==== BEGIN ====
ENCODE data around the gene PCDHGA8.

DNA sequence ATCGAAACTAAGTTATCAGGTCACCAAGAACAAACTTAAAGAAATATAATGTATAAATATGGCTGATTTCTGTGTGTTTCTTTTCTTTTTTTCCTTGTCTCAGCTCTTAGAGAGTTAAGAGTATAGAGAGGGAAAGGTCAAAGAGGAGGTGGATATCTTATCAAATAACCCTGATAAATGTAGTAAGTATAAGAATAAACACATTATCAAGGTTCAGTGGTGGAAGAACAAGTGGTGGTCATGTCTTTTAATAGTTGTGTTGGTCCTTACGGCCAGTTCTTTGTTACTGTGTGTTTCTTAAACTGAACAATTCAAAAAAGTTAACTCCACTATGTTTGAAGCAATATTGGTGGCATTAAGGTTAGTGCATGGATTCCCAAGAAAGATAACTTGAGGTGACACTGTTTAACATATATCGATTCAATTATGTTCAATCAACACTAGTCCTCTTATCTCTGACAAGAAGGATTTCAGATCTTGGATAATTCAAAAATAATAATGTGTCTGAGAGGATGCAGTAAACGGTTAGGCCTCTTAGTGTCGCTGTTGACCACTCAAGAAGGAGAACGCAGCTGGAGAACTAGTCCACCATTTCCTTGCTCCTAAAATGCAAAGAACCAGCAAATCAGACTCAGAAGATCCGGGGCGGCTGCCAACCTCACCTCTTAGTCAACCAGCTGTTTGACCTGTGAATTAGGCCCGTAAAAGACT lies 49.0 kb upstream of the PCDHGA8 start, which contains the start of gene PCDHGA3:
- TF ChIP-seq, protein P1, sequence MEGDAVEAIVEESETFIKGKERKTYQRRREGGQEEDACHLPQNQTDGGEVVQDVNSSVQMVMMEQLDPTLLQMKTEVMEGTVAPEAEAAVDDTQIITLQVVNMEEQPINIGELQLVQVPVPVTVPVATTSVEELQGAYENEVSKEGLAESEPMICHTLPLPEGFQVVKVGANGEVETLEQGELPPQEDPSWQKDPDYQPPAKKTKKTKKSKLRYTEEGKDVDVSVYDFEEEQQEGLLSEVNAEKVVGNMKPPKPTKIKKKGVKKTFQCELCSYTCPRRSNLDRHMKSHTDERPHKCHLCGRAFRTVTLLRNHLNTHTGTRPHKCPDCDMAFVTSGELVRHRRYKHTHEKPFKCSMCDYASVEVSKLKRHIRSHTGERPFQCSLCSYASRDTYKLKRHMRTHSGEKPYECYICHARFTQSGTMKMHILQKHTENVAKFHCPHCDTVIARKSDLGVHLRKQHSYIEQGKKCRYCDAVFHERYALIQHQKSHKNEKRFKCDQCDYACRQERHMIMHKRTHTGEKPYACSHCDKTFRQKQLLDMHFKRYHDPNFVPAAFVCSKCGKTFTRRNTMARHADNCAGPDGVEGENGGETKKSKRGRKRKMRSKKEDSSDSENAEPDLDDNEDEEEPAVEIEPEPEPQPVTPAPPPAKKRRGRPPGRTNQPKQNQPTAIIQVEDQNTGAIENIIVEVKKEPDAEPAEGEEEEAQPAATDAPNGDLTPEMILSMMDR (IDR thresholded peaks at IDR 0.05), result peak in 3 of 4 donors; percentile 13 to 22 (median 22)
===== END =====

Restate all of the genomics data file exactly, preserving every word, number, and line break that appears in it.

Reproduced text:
ENCODE data around the gene PCDHGA8.

DNA sequence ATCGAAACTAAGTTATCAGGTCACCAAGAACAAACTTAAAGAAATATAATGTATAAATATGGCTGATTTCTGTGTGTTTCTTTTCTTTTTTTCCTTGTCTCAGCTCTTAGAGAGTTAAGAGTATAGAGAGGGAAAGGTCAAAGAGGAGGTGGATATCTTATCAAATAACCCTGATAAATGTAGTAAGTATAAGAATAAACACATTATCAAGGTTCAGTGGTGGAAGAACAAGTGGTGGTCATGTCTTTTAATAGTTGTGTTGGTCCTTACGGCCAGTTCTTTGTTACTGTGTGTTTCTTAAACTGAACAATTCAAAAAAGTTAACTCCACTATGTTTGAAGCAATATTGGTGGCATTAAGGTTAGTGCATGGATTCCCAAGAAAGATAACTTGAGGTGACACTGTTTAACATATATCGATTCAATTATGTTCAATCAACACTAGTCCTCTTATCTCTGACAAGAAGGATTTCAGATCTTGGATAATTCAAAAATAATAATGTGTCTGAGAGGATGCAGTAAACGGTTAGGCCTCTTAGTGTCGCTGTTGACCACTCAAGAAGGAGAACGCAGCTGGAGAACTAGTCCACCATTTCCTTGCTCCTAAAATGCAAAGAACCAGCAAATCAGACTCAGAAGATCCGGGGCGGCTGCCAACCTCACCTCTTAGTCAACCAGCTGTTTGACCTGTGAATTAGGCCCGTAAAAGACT lies 49.0 kb upstream of the PCDHGA8 start, which contains the start of gene PCDHGA3:
- TF ChIP-seq, protein P1, sequence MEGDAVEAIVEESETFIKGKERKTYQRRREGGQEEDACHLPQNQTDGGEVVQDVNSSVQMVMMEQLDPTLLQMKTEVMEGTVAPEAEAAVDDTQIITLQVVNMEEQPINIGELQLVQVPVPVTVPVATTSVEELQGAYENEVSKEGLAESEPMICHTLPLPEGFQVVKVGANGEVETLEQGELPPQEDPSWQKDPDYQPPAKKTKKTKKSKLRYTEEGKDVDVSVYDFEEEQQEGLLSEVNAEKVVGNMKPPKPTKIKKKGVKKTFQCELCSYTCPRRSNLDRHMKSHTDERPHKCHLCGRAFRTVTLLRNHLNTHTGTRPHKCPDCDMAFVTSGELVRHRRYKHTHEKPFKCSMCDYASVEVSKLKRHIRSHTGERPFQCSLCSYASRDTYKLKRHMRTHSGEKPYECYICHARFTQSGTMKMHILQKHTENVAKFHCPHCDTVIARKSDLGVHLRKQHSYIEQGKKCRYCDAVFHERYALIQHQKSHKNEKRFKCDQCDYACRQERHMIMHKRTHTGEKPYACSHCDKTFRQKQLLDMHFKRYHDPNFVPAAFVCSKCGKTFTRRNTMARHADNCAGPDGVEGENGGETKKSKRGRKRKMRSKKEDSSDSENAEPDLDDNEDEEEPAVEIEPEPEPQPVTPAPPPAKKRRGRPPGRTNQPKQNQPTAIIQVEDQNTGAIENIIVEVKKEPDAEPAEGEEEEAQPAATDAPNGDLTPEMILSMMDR (IDR thresholded peaks at IDR 0.05), result peak in 3 of 4 donors; percentile 13 to 22 (median 22)